The first theme, ‘Value of common and significant events in OSCE’, indicated that the students found the OSCE content extended their knowledge and practice beyond their previous levels. Of particular importance was that the OSCE challenged them to explore situations that would be regularly encountered by RANs in their practice. Students verbalised that the majority of skills they currently possessed through their years of experience as registered nurses were currently mismatched with the skills required of a RAN. The following example demonstrates this:

It is a (the Client Consultation/OSCE) holistic model, more holistic in your approach … in ED you focus on the complaint; in Client Consultation (OSCE) you have to cover everything. (Participant 5)

The second theme was ‘Power of deliberate actions’. The OSCE was seen as a valuable learning method and a well-performed OSCE was recognised by the students as the gold standard.

Good solid approach – today with Client Consultation (OSCE) – observer able to point out deficits (that I) need to re-visit to better myself. (Participant 2)

Client Consultation (OSCE) is the gold standard, then can go on from here, it provides a minimum standard. (Participant 8)

Tutors indicated at their interviews that the OSCEs provided important opportunities for students to familiarise themselves with the necessary skills to practise as RANs. They thought this was quite challenging. One said:

Very steep learning curve for people who aren’t from RANing (Participant 1 – tutor)

The final theme, ‘Learning cultural sensitivity’, came through very strongly in the focus groups and interviews. The students had practised developing a rapport, which was very important in the RAN situation and one that was quite different from the situations where they had nursed. They identified that building rapport was important for better understanding clients in the longer term. Students learnt these skills as highlighted by one participant who said:

It starts with building rapport, find something in common to talk about first, then the history taking then hands-on clinical at the end. (Participant 11)

[Need to] draw out the real issue behind the interview. (Participant 3)

These responses that emerged during focus groups and interviews supported the benefits of the OSCE to the students who were grounded in the BPGs. The OSCE was instrumental in providing the opportunity to practise a core element of remote area nursing. As stated by one student (Participant 10):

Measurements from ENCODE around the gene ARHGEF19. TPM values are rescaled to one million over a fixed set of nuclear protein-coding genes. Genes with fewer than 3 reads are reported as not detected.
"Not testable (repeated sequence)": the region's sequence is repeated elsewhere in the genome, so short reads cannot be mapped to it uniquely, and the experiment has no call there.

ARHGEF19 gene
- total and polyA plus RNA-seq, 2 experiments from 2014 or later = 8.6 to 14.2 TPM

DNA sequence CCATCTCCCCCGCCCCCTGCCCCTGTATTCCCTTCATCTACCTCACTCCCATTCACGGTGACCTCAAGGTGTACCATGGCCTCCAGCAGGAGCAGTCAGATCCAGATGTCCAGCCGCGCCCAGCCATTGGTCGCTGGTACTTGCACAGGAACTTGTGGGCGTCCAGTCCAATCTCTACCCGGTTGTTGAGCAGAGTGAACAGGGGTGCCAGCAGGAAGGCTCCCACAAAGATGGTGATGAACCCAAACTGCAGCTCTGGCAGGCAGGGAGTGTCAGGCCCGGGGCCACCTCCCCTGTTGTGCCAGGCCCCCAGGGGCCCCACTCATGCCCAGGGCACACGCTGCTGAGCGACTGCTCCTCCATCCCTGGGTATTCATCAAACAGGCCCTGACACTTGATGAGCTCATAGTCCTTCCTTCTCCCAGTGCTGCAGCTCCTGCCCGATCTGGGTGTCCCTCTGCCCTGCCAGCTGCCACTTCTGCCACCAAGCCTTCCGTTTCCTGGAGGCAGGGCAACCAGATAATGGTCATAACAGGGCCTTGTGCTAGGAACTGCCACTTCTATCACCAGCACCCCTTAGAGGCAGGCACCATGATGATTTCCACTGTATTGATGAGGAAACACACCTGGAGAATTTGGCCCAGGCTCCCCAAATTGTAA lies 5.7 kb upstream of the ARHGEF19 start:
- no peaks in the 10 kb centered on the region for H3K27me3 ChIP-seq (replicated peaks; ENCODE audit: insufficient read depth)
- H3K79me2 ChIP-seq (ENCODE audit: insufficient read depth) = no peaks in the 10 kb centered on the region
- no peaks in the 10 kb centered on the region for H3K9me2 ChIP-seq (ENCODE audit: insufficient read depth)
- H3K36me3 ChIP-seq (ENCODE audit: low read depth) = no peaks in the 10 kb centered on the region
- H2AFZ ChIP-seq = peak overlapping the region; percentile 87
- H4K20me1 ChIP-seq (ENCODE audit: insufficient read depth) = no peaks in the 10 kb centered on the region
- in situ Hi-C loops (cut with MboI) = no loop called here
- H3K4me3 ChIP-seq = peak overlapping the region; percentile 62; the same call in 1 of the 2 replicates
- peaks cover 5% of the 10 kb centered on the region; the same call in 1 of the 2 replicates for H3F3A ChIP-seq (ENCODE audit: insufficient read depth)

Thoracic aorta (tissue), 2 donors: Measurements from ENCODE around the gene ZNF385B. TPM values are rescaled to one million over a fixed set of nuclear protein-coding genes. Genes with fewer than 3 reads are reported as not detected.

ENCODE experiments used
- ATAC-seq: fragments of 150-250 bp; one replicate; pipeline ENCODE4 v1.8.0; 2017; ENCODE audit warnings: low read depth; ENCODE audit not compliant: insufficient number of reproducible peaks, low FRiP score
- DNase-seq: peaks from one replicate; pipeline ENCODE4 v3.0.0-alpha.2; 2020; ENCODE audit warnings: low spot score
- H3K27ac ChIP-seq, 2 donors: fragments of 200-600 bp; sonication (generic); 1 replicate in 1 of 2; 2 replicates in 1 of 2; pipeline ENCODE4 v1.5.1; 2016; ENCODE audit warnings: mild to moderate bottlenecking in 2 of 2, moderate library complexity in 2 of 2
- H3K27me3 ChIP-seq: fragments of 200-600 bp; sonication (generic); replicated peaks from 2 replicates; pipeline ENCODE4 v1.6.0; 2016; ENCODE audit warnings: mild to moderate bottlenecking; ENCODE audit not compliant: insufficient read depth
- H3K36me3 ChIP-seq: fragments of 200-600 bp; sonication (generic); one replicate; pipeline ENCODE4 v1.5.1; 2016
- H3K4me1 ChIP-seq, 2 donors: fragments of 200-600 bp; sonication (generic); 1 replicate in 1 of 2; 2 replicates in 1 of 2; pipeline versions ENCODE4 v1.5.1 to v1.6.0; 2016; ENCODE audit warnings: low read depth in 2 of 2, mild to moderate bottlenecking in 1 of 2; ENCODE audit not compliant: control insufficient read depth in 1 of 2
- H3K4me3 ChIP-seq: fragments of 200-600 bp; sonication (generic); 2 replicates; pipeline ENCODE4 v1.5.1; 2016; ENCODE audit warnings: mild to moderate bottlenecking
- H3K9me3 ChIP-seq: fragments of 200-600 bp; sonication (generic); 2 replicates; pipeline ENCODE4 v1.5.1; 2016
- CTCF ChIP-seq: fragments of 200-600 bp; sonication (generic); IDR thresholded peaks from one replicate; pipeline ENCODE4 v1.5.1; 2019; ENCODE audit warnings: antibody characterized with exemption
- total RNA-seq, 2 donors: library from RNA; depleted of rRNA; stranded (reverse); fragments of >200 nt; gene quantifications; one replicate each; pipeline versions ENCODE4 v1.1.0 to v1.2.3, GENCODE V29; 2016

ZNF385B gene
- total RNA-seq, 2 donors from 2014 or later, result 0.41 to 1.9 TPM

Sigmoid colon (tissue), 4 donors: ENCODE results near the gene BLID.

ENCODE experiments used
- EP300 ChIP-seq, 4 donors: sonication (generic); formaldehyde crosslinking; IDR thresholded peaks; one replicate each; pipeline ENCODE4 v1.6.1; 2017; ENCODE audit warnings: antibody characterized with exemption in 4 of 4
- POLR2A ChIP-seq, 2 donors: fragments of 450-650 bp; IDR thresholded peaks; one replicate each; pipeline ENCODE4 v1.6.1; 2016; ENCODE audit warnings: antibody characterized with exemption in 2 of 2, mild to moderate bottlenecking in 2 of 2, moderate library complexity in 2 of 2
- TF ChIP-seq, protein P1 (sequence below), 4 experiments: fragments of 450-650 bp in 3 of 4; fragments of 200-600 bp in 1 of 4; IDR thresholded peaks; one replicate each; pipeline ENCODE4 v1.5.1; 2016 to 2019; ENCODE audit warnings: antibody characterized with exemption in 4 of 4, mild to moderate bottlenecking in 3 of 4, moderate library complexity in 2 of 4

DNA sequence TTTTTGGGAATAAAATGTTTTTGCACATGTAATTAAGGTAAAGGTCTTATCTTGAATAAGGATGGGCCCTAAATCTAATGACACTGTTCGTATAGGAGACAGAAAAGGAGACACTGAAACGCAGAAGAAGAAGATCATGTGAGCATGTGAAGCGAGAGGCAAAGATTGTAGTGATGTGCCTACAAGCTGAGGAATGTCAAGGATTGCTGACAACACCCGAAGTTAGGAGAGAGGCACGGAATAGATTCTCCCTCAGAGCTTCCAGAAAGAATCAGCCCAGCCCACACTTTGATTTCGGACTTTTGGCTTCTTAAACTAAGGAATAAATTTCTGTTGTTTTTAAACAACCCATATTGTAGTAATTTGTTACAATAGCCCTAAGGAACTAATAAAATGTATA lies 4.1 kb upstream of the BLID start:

… the OSCE gave the opportunity to practise and get feedback and reflect on practice in a safe environment that allowed us to attain the skills we needed.


The overwhelming response from the surveys, focus groups and tutor interviews indicated that the OSCE modifications according to the BPGs were very worthwhile. Of particular impact in this setting was the value of BPG 2, 4 and 7. The first theme identified, ‘Value of common and significant events’, as a RAN aligns to BPG 2 ‘Practices which are most relevant to OSCE learning and assessment and likely to be commonly and/or significantly encountered in practice’. The students indicated that the client consultation framework when practised in common and significant situations was very useful in their approach to assessing the client. This guidance was instrumental in successively stepping them through the everyday challenges that they were presented with in the remote area nursing arena. In addition, the scenarios added complexity that was frequently missed by the student but they acknowledged it provided a trigger for their future learning.

The second theme that identified the power of deliberate actions aligns to BPG 4 ‘Require students to perform tasks in an integrated rather than piecemeal fashion by combining assessments of discrete skills in an authentic manner’. The specific acts that they rehearsed during the performance of the OSCE, such as opening a consultation (namely, introducing themselves), posing questions (and learning to be silent after the questions were posed), and an appropriate closure of the interaction, were crucial to deriving information from clients that assists towards the appropriate delivery of care. Students commented how important the rehearsal, namely the ‘doing’ was, as opposed to ‘knowing how’, which they had learnt prior to the two-week intensive period. They further had the opportunity to practise maintaining a comfortable silence when their prior experience was mostly performing tasks. Active listening can facilitate sharing of cultural needs19,20 and can result in care being contextualised for individuals9,21.

Following this process, students verbalised that they felt assured and confident in the practice area. Students felt able to provide high-quality individualised client care through this integrated approach to a client assessment.

The final theme of learning cultural sensitivity aligns to BPG 7 ‘Allow for ongoing practice of integrated clinical assessment and intervention skills in a safe supportive environment, thereby ensuring the appropriate and timely use of feedback to guide students’ development and ongoing reflection’. Diverse student learning was largely attributable to students receiving feedback from their peers in practice, the actor ‘client’ in the OSCE and the expert tutor following the OSCE. Students commented they had more of a sense of how the client may have felt. Through the actor ‘clients’ sharing their experience of being examined as a body of interest, the students gleaned some sense of the discomfort of this position. They were better able to appreciate the importance of cultural sensitivity and identified some strategies about how to better understand ‘another’ perspective9. Improving cultural competence is congruent with the Northern Territory’s health and community services sector policy of workforce development. The policy recognises that nursing in a cross-cultural environment requires specific applied knowledge and skill22.